With the market on edge in anticipation of a possible rate hike by the Fed, Gundlach tried to throw cold water on the idea of a rate hike in light of what he characterized as the current extremely weak condition of the high-yield bond market.
Jeffrey Gundlach, the founder and chief investment officer of Doubleline Capital, known in the financial press as the King of Bonds, took to the airwaves and the internet last week with a cautionary message for Federal Reserve Chair Janet Yellen and the other governors. With the market on edge in anticipation of a possible rate hike by the Fed, Gundlach tried to throw cold water on the idea of a rate hike in light of what he characterized as the current extremely weak condition of the high-yield bond market.
“We are looking at real carnage in the junk bond market,” Gundlach said in his extended market commentary made available by Webcast. Gundlach went on to cite a number of other asset classes flashing warning signs of rapidly deteriorating market conditions, including weakness in wide range of commodities, such as copper, where prices have fallen by almost 40% in the last year.
Not that we think Gundlach’s warning is likely to have its desired effect on the Fed Governors in their upcoming deliberations. The fact of the matter is that putting a dent in the junk bond market is probably something the Fed Governors are glad to have accomplished (without even having had the occasion to raise short term rates yet) in order to restore some discipline and deter the chase after yield that has come to characterize the U.S. capital markets in recent years. After 7 years of zero interest-rate policy (ZIRP) from the Fed, investors have gorged themselves on high-yield issuance, with an estimated $1.8 trillion of junk bonds outstanding now in the U.S.
Of course we don’t intend to minimize the extent of the damage in the junk bond market in recent weeks. In fact, calling it carnage may be a bit of an understatement. The latest bond market report from Standard & Poor’s showed the distress ratio in the U.S. bond market rose to 20.1% as of November, up a full percentage point since October and at the highest level since the depths of the financial crisis in 2009. S&P considers a bond distressed when its price falls to the point that the yield is 1000 basis points above U.S. Treasuries. More than 228 U.S. issuers had fallen into that predicament as of the end of last month, representing more than $180 billion bonds outstanding.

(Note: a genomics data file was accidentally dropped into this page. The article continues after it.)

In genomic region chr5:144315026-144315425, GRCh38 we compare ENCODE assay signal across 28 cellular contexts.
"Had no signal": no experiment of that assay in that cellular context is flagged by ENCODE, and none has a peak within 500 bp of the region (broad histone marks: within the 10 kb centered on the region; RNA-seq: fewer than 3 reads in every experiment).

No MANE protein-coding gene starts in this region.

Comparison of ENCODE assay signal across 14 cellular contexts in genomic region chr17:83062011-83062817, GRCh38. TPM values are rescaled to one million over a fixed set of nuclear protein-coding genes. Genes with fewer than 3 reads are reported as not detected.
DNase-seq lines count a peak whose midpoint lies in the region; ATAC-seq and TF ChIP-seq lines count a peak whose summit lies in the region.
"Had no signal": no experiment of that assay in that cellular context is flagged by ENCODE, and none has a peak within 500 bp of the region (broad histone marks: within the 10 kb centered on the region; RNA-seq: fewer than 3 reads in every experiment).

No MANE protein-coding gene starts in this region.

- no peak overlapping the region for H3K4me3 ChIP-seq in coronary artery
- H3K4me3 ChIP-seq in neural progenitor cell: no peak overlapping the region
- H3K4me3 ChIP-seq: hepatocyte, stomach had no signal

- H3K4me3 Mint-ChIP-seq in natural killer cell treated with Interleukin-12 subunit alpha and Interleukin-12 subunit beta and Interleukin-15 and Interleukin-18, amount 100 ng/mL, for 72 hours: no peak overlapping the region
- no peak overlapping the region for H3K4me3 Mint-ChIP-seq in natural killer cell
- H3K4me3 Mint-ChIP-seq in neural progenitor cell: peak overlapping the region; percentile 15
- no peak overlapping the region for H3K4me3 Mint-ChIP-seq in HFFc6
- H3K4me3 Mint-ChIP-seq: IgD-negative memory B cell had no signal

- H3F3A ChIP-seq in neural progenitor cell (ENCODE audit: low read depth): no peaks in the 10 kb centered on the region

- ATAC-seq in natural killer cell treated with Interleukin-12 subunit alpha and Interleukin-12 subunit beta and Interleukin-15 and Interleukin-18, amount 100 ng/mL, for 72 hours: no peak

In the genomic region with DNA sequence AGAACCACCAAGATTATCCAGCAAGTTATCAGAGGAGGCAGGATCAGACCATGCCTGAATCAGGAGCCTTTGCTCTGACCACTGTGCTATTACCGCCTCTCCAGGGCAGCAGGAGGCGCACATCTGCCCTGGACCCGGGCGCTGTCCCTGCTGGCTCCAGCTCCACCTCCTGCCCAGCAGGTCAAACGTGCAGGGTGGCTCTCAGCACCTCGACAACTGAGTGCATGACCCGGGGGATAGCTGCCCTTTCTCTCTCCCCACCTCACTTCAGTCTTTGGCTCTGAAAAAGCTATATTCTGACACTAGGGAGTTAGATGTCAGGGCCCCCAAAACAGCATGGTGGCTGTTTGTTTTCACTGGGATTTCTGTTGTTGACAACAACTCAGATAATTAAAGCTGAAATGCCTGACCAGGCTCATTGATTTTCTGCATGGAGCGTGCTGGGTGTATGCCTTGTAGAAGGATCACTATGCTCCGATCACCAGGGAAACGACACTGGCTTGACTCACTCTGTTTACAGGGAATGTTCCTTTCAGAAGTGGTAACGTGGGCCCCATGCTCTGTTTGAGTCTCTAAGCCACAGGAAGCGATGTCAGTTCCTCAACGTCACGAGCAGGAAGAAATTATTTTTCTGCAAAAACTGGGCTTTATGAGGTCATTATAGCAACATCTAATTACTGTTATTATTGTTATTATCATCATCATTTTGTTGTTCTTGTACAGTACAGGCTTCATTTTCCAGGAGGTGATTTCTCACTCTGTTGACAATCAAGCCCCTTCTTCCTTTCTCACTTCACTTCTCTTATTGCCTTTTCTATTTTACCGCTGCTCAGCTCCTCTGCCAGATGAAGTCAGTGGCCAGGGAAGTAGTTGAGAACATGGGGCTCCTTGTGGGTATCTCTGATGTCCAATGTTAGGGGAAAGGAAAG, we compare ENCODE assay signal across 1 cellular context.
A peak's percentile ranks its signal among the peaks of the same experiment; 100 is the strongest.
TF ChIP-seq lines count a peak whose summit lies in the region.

When the distress ratio first began to climb earlier this year, issuers in the oil & gas sector and, to a lesser extent, metals & mining accounted for a vast majority of bond market distress. But in recent months, the pain has spread to a much broader swath of the American economy, including the restaurant sector (with 21.4% issuers distressed), media & entertainment (17% of issuers distressed), high tech companies (19% distressed), chemicals & packaging (16.1% of issuers distressed) and financial institutions (12.6% of issuers distressed).
Indeed, this is primarily bad news for bond funds and their investors who are now facing huge losses in their portfolios. Already as of last week, the Wall Street Journal reported the first such bond fund blow up, when a high-yield bond fund managed by Third Avenue Investors announced it was putting up a gate and freezing redemptions while it set about to liquidate its holdings. It’s not hard to imagine that more high yield funds may soon follow.
But what does this mean for the deal market as well as the broader economy? In past business cycles, rising bond market distress has been a warning sign of a general downturn soon to follow. But such an outcome seems far from preordained, as Yellen and the Fed Governors set about to try and thread the needle, by damping down some of the speculative excess without triggering a recession.
In the meantime, here at Aurigin (formerly BankerBay), we see the deal market place continues to power along, with yet another record month of approved qualified deals in Nov 2015 of $2.4 billion. While the S&P ratio provides a clear sign of increasing distress among junk bond issuers, we still see strong evidence of continued vibrancy of middle-market business all around the globe.